2 June 2018

I think she might be the most positive out of all of us. I’d even venture to say, the most everything of all of us. And she’s five. Our Annie.

I’m thankful for our intimate birthday breakfasts. She was expecting streamers (Walmart sold none that I could find) and said, “I really wanted that paper coming down from the ceiling, but that’s okay I like that sign too!” Ruth got her a birthday tiara and that made up for the decorations. She slept with it in her bed the night before so she’d remember to give it to Ann the next day.

Ruthie was in charge of hiding all the gifts and we thought she’d hid the wrapping paper too because we couldn’t find that either. Even after sending Ryan out to the van at 11pm we couldn’t find it, so I scrummaged around and ended up using Christmas wrapping paper. This is a new parenting low.

Annie. How you find joy in everything and always say “But that’s okay!”. It’s inspiring to me.

She picked out a cake instead of donuts and you bet that’s what we had for breakfast.

Ryan had to miss the breakfast celebration. He’d correctly predicted that Annie would sleep in, which she did, and he couldn’t wait around. Ruthie was very upset about it. Secretly I was sad too, but it gave me an opportunity to talk to her about sacrifices. And it allowed me to build him up in front of her, how lucky she is to have a hardworking dad who provides for his family.

He ended up taking the afternoon off and they excitedly put on their new swimsuits to go to the city pool.

Our fireplace is packed with furniture because we also had our carpets cleaned. It’s fitting it happened on her birthday since she’s our main mud collector. (And mom, are you proud that Dan Patrick is playing in the background?)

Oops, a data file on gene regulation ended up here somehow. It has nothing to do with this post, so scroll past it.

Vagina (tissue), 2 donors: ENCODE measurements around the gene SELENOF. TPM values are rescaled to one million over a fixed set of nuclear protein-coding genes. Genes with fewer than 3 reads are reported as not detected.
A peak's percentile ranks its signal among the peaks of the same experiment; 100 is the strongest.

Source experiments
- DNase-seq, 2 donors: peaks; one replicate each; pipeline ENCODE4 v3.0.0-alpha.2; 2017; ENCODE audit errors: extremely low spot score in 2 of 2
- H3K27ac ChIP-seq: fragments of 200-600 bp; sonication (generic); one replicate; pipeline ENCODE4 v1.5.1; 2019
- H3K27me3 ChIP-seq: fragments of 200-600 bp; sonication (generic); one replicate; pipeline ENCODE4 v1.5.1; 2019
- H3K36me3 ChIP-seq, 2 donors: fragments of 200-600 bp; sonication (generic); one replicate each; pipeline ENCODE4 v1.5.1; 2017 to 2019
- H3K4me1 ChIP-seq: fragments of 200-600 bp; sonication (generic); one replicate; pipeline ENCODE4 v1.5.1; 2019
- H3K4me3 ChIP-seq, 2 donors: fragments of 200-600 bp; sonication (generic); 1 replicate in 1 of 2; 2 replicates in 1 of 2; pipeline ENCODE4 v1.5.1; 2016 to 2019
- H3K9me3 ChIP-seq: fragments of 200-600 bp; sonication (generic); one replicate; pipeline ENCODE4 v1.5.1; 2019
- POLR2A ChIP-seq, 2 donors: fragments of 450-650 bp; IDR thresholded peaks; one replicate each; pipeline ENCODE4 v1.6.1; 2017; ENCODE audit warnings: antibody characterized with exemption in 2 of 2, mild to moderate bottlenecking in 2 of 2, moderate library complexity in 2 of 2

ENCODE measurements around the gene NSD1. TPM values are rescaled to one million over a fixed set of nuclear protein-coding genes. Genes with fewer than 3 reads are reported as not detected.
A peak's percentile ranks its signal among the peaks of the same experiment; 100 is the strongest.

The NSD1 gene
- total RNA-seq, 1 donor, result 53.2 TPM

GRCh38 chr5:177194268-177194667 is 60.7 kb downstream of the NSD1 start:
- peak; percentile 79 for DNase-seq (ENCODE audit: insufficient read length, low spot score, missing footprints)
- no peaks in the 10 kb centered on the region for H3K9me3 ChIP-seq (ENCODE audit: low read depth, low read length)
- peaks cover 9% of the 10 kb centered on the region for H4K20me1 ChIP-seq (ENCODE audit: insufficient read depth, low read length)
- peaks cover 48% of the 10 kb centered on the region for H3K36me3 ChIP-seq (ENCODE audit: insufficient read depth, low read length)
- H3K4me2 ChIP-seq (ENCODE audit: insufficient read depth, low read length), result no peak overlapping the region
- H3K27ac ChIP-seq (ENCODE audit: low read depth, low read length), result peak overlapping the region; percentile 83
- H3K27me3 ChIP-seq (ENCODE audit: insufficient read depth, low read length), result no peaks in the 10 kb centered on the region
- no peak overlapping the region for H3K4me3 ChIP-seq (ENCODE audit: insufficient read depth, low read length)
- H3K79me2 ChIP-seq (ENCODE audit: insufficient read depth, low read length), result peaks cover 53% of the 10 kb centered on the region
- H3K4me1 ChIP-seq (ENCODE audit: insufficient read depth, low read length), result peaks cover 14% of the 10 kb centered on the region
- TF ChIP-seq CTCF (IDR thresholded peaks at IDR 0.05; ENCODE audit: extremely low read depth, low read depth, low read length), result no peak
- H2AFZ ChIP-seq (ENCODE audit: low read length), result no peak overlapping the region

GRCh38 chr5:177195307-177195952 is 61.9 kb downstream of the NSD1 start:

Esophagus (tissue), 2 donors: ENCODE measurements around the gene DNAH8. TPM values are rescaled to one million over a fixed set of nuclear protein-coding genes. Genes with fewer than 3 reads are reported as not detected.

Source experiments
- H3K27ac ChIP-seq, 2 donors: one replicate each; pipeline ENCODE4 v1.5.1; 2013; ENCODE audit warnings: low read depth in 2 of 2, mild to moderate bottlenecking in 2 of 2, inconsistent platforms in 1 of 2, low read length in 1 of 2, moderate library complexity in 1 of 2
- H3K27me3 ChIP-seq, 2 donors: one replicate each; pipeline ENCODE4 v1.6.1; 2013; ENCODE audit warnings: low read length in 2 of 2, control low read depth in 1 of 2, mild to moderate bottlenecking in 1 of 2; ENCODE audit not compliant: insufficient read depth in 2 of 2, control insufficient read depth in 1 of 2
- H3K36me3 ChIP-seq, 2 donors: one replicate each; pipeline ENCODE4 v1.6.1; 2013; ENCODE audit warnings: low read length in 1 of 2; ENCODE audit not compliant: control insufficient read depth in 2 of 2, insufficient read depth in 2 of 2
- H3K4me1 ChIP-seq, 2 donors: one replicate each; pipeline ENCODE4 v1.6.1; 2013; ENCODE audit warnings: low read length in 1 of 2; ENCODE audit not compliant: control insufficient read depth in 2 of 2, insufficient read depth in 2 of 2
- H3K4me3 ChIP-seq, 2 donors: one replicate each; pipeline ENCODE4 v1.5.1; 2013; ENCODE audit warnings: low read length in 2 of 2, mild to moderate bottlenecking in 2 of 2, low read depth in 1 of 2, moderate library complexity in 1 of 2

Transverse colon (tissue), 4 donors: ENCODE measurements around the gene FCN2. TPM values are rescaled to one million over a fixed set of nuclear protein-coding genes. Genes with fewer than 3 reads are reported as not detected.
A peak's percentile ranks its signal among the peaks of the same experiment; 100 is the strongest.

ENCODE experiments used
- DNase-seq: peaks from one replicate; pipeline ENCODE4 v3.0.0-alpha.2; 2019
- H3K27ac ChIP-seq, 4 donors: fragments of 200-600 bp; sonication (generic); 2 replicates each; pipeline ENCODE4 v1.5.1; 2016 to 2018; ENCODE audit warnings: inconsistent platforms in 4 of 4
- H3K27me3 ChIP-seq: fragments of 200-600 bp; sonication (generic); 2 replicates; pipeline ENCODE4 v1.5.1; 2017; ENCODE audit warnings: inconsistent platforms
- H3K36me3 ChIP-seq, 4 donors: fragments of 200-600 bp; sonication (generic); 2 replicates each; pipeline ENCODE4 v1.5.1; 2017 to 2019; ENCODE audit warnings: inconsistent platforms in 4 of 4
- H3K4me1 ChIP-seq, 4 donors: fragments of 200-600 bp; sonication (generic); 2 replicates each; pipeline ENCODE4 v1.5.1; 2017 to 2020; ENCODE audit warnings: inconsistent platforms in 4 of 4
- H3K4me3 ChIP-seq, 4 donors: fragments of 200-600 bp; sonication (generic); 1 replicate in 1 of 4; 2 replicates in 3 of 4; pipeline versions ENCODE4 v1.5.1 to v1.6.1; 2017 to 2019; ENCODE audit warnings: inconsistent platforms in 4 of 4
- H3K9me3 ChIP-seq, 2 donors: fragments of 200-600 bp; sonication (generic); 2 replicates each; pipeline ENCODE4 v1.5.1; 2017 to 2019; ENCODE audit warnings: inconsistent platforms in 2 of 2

We went twice to the pool, once before lunch and once after dinner. We’d gotten our hands stamped and immediately on the way home Annie wiped hers off. I went for a run in between and spent most of it blowing on the stamp so sweat wouldn’t smear mine too.

We loved talking about Annie’s arrival with her over lunch. On her due date there was a tornado warning that sent my parents running into a casino near their RV park. Drenched by the time they got in the door, they stood in a bathroom with a bunch of strangers. We holed up with Ruth in the closet under our stairs. I remember my midwife saying she fully expected a call (barometric pressure pushing babies down and all that) and because she didn’t, she knew Annie was staying put. Exactly a week later, it was tornadoish again. I listened to the swirling whirling of wind outside before falling asleep. She was our easiest and quickest delivery – 90 minutes from my first contraction at midnight to holding her in my arms at 1:30am, then watching the sunrise with Ryan in bed after the midwives had left. I remember feeling so incredibly at peace for those few hours before Ruthie woke up and family arrived.

The highlight for Annie was the lazy river. We spent probably two hours going around and around. Ruthie wanted to jump off the diving board but quietly climbed back down three times. The teenage boys waiting in line smiled sweetly at her, letting her pass. Ryan and I took turns going down the waterslides while the rest sat at the bottom cheering. Gertie’d sit on the side of the pool and when we’d hold our hands out, she’d fall forward. Her “jump.” But she’d always wait until she saw our hands. It doesn’t take much to make us go on and on about the littlest detail.

We ate Chick-Fil-A at Annie’s request and she declared the day to be the best birthday ever. I was going to make a joke about keeping the bar low, but then I was thinking of how happy we all were together as a family, so I can see how just that alone can be the best gift of all.

It’s 3am and I’m writing this. Annie had crawled into our bed and I woke up with her foot on my cheek. I love her, that Ann Julia.



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